Welcome to Occupied Palestine. Israeli Settlers: Crazy Dudes with Guns

November 15, 2013 by cosmoakacitizensmith

One of the main reasons I’m here with other international volunteers is to help out with the Palestinian olive harvest. It’s not only an important time for the economy, but as an act, harvesting olives also has enormous symbolic significance. The reason help is needed is not so much assistance with manual labour. It is more to have internationals protect Palestinians from Israeli soldiers and illegal Israeli settlers while they’re harvesting on their land. The Israeli settlers are without doubt the strangest group of people I have encountered here.


They are either economic migrants lured by the promise of cheap land and property. Or they are ideological zealots who see themselves at the vanguard of driving the Palestinians out of the Occupied Territories and claiming it for Israel. Their presence is illegal under international law, and despite numerous UN resolutions to stop the building of these settlements on Palestinian land, the Israeli government still allows it to happen.

Settlers are armed, and when it comes to Israeli soldiers, internationals, the UN or ANYONE, they don’t give a fuck.

Twice, the group of international volunteers I am with were called out because settlers had disrupted the harvest by throwing stones at Palestinians picking olives. In both cases, we were lucky. Either some soldiers intervened, or the presence of internationals stopped them. However, the army’s attitude can be ambiguous. I have heard cases from the ISM of settlers being violent towards people, even shooting at them, and soldiers turning a blind eye.


One time, our group got called to a small village outside Hebron. A Palestinian family were harvesting olives on their land only to be attacked by settlers, some of whom were kids. The settlers had been there for five years, and turned out to be the relatives of Baruch Goldstein, a fanatical Jewish-American extremist who murdered 29 Palestinian Muslims praying at the Tomb of the Patriarchs in Hebron in 1999. This is a site holy to both Jews and Muslims. Imagine living next door to this man’s family if you were a Palestinian Muslim?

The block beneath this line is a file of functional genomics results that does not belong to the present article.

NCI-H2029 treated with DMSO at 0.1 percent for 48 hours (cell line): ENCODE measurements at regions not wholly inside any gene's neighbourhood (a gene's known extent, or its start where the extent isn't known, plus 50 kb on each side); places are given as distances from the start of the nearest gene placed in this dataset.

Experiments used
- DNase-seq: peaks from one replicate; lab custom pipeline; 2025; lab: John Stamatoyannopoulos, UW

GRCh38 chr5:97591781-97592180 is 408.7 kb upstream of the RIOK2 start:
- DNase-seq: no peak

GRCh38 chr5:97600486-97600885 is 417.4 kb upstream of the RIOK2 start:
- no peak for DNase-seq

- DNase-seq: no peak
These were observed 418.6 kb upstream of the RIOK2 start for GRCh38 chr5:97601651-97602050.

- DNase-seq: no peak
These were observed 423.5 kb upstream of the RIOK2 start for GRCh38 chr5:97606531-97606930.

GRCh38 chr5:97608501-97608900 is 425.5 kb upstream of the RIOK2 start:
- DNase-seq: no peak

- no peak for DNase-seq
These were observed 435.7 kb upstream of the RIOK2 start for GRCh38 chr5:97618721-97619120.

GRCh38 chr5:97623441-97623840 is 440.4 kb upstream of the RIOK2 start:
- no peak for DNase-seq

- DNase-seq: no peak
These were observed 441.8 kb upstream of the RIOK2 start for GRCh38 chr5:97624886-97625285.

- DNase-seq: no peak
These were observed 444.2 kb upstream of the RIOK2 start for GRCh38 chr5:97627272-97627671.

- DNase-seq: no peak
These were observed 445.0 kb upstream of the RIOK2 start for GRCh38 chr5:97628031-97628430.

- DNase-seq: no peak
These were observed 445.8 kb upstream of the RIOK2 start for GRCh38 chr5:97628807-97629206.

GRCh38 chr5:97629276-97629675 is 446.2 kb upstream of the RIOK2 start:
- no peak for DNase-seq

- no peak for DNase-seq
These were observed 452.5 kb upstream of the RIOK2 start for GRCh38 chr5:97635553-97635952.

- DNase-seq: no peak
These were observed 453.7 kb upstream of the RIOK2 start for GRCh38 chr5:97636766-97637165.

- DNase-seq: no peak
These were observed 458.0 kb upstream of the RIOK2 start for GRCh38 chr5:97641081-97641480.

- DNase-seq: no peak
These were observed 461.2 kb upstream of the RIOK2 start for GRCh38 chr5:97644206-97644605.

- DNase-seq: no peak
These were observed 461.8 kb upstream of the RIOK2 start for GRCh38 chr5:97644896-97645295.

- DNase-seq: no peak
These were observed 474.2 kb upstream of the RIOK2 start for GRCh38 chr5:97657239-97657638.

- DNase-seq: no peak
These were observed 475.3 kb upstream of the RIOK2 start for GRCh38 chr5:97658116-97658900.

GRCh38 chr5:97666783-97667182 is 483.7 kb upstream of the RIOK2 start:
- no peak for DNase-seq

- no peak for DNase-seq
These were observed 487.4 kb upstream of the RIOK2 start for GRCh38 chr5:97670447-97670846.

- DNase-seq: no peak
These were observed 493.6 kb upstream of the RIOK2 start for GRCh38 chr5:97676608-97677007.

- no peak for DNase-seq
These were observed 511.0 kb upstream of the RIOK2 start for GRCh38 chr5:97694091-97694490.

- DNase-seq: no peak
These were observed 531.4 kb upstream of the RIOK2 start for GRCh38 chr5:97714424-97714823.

Abdullah was in his 80s and the head of the Palestinian family. He was defiant but he had a cheerful glint in his eye. “Before five years, no problem,” he says of his situation in his broken English. “Since five years, BIG problem!” I liked Abdullah. The fanatics next door had just attacked him and his family with stones, but he wasn’t going to let it ruffle him. He handed me an almond. “Good for men!” he said to me, clenching his fist and raising his arm slightly from his side before giving me a wink.

The recent history of nearby Hebron or al-Khalil in Arabic is very much a tale of two cities. Uniquely, after a 1997 agreement between Palestine and Israel, Hebron was split into two zones: H1 and H2. Around 120,000 Palestinians live in H1, while around 30,000 Palestinians along with around 700 Israelis remain under Israeli military control. The Israeli settlers live mainly in a gated community but go out on Fridays walking around the city guarded by the army.(Contrast this with the treatment of Palestinian victims of house demolition). These can be a flash point for clashes between the two communities.


From the heady days of the birth of the State of Israel, Zionism has had threat teams that operate outside the law yet have tacit or at times overt approval by official bodies. The Stern Gang and Irgun were organisations that existed in the years prior to the creation of Israel in 1948 and engaged in acts that would now be considered terrorism by large sections of the international community. The settlers seem to me to be a threat team too, although adapted for a different age where blowing up buildings and killing people has been replaced by ethnic displacement and low-level, state sanctioned violence. I was glad to get away from them. Goodness knows what it must be like living with them in your shadow.


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